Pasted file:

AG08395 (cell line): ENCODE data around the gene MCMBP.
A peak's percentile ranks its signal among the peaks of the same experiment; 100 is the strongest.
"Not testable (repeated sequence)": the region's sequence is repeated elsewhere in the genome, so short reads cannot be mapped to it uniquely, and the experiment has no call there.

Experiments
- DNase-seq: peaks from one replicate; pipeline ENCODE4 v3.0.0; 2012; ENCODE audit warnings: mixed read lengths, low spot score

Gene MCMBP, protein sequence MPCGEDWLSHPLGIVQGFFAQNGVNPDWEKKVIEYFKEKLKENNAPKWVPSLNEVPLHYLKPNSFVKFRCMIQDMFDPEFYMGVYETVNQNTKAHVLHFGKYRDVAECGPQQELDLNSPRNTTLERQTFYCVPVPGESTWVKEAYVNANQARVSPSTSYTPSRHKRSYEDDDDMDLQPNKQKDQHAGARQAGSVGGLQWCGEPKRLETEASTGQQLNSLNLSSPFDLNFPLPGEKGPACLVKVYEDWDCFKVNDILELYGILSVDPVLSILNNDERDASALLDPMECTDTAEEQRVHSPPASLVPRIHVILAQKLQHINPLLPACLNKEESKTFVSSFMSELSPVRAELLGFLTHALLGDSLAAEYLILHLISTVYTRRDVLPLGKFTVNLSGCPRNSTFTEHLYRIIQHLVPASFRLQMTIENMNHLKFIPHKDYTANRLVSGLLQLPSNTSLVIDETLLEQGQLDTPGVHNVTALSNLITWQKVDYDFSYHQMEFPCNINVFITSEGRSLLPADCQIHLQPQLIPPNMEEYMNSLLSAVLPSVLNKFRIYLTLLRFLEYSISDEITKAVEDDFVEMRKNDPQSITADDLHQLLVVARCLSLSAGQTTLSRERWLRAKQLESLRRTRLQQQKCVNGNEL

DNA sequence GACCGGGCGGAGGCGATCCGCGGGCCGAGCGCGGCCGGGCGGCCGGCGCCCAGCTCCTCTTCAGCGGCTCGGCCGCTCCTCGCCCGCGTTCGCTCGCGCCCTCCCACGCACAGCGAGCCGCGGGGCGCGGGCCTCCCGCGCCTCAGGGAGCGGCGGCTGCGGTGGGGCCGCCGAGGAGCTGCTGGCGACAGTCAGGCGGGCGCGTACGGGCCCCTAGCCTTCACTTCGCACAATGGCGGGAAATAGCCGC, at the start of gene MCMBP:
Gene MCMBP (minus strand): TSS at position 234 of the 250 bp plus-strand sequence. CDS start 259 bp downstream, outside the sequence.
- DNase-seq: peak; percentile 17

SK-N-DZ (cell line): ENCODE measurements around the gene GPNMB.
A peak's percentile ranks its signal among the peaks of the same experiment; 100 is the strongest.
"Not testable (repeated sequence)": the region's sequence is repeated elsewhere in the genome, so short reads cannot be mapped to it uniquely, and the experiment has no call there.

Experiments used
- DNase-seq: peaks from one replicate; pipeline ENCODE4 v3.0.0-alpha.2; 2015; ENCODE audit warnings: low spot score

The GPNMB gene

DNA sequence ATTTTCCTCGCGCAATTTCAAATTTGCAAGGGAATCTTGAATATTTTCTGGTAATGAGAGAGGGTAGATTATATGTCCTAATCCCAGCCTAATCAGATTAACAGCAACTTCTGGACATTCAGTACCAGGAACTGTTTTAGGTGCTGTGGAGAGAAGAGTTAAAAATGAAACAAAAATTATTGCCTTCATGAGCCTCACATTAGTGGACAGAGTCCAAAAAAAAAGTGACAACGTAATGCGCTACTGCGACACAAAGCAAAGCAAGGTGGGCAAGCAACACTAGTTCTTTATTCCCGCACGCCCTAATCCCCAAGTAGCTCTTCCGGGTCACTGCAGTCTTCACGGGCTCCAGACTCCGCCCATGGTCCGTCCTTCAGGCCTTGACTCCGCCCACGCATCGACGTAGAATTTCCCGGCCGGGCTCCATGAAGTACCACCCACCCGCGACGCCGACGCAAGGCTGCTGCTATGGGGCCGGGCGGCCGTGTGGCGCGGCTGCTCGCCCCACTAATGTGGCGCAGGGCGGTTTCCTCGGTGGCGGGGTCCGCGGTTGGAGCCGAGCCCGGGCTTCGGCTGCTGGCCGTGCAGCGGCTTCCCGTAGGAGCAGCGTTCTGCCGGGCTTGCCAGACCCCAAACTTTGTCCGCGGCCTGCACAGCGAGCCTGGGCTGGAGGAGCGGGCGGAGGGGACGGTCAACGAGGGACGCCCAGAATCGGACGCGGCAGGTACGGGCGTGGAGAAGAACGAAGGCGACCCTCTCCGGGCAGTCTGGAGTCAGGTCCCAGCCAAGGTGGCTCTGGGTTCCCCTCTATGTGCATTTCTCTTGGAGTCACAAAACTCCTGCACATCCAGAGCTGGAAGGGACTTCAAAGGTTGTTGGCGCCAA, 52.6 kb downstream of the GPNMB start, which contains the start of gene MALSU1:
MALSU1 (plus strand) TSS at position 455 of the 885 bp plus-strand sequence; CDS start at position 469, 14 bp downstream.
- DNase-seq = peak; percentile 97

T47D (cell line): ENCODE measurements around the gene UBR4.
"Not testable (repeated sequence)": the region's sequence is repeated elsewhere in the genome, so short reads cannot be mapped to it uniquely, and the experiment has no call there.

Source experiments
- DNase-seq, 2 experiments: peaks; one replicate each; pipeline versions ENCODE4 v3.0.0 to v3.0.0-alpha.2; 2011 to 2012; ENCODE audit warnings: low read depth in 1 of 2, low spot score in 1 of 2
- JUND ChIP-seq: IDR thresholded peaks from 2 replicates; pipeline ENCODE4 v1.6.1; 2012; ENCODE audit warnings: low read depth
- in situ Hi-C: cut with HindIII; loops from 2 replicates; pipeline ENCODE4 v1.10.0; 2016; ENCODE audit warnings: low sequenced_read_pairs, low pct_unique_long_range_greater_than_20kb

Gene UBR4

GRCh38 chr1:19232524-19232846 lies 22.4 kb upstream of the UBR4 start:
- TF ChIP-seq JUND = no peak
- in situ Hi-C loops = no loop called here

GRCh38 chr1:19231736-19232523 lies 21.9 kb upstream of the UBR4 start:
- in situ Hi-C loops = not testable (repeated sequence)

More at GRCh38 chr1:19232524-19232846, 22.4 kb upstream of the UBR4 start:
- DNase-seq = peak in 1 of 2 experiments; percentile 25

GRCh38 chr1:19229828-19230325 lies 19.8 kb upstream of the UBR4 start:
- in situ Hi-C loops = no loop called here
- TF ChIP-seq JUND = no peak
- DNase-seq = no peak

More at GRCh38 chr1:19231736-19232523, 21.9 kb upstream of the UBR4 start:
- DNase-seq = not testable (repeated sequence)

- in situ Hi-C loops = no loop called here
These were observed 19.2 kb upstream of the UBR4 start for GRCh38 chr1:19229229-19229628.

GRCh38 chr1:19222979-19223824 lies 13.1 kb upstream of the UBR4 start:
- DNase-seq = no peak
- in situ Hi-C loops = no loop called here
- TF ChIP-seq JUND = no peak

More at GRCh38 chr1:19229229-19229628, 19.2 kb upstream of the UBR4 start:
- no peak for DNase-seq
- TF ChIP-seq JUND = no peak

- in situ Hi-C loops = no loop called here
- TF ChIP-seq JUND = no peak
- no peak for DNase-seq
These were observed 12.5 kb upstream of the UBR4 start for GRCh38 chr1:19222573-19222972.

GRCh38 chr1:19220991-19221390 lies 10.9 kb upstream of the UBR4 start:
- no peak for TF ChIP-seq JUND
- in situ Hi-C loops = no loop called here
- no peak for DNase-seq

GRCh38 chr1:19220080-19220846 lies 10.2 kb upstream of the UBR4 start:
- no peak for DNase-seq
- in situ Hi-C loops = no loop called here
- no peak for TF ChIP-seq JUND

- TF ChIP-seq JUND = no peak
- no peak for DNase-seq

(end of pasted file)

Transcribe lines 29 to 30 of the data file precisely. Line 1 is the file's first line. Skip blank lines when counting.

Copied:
GRCh38 chr1:19231736-19232523 lies 21.9 kb upstream of the UBR4 start:
- in situ Hi-C loops = not testable (repeated sequence)